Skip to main content
Independent news from the heart of Darfur and Sudan
Watch live

Activist detained in South Darfur

July 22 - 2018 BURAM
Gold miners in Jebel 'Amer, North Darfur (file photo)
Gold miners in Jebel 'Amer, North Darfur (file photo)

Security officers held an anti-gold mining activist in Buram in South Darfur on Thursday. They also summoned four community leaders to their offices.

Speaking to Radio Dabanga, a listener reported that agents of the National Intelligence and Security Service (NISS) detained civil society leader Ammar Jibril from his home in Buram town on Thursday morning.

He explained that Jibril is well-known in the area because of his opposition against the security hazards of gold mining in the area.

The security apparatus as well summoned four leaders on Thursday, “on charges of irregularities happening in the gold mines in El Radoom”.

The source said that Sheikh Ibrahim Juma, Hammad Dowa, Mohamed El Tijani, and Hasan Osman spent four hours at the NISS offices in Buram on Thursday. “They were instructed to return to the offices on Friday.”

Health hazards

Traditional gold miners in Sudan still use the highly toxic cyanide and mercury for extracting gold from ore. Large-scale mining operations make use of safer alternatives.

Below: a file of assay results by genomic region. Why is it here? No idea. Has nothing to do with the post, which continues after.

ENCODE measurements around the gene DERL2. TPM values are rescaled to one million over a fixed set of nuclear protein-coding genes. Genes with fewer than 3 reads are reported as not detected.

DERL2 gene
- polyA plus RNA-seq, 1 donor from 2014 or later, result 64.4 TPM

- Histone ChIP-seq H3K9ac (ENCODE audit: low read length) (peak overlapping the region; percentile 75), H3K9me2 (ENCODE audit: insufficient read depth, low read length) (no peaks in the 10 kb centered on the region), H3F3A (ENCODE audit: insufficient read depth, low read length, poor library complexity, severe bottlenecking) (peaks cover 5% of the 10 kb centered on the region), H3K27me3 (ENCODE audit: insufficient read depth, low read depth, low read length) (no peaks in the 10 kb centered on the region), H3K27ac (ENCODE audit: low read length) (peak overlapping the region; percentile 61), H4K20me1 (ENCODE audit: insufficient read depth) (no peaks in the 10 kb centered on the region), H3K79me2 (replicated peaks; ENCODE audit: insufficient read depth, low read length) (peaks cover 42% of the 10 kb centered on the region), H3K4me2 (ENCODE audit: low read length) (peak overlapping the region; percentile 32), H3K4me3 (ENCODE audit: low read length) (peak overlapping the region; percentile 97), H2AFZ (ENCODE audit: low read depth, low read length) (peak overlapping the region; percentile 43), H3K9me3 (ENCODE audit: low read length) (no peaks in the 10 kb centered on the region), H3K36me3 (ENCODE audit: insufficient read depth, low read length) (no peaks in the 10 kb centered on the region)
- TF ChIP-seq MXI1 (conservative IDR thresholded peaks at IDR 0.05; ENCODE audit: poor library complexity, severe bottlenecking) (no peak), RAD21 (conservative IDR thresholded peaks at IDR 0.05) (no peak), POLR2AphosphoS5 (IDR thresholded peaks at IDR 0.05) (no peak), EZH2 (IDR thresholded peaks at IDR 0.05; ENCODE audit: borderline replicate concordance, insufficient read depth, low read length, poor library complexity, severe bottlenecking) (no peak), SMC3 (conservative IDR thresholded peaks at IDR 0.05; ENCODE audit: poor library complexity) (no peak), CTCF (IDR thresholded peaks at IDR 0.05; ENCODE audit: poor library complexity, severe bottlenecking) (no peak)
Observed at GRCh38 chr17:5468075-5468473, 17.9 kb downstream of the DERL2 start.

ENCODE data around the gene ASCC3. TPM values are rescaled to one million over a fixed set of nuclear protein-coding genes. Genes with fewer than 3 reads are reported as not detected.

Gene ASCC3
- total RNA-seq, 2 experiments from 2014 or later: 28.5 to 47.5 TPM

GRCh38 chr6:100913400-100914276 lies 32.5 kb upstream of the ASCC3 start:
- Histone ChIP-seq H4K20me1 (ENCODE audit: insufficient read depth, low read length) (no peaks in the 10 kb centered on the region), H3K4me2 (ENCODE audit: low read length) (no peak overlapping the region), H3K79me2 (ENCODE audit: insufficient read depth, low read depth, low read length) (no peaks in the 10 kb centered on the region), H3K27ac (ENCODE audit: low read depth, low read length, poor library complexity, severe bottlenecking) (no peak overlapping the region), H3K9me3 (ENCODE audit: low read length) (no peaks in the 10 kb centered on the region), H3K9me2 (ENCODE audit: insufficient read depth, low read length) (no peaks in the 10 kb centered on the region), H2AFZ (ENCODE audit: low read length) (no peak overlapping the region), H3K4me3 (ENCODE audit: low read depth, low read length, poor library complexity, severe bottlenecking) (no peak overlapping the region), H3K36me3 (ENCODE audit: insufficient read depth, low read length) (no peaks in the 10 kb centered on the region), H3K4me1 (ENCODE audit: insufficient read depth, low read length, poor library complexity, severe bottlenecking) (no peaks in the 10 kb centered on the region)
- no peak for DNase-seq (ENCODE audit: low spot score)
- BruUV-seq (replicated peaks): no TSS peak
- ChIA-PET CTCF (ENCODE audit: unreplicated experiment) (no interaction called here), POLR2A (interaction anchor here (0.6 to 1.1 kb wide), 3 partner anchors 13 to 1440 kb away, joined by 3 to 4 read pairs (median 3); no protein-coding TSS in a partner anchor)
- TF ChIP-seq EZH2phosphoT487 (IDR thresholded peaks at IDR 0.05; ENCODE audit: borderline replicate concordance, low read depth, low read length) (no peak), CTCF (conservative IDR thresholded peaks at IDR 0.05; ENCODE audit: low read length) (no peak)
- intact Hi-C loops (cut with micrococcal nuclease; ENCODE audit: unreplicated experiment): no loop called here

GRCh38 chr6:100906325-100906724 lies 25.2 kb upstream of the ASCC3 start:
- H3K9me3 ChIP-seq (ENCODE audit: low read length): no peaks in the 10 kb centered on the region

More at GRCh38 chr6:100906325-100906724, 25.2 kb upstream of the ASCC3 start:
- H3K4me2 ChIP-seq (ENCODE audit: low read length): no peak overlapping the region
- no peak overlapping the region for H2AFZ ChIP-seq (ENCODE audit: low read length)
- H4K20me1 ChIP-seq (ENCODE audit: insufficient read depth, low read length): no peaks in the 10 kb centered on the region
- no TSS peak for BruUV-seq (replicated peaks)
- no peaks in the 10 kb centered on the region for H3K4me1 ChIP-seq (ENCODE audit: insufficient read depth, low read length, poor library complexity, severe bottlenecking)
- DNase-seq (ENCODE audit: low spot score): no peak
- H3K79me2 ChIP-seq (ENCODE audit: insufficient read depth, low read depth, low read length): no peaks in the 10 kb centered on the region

Mercury, causing damage to the nervous system at even relatively low levels of exposure, can contaminate the atmosphere and water at a very long distance. Cyanide that prevents the cells of the body from using oxygen, can enter water, soil, or air.

Protests against gold extraction plants in several parts of Sudan increased over recent years. In particular in 2017, people took to the streets in Northern StateNorth Kordofan, and North Darfur in fear for their health.

Exports

Since the signing of the Comprehensive Peace Agreement with the southern Sudanese rebel movement led by the late John Garang in January 2005, Khartoum began to prepare for a possible secession of the south. As a secession would include the loss of about two thirds of its oil income, the government opted for the development of gold mining to compensate the losses.

In 2014, Sudan had become Africa’s third largest gold producer, with more than $1 billion from gold exports. According to the US Enough Project, the majority of Sudanese gold is conflict-affected and entails “a high risk for money laundering”.


Back to overview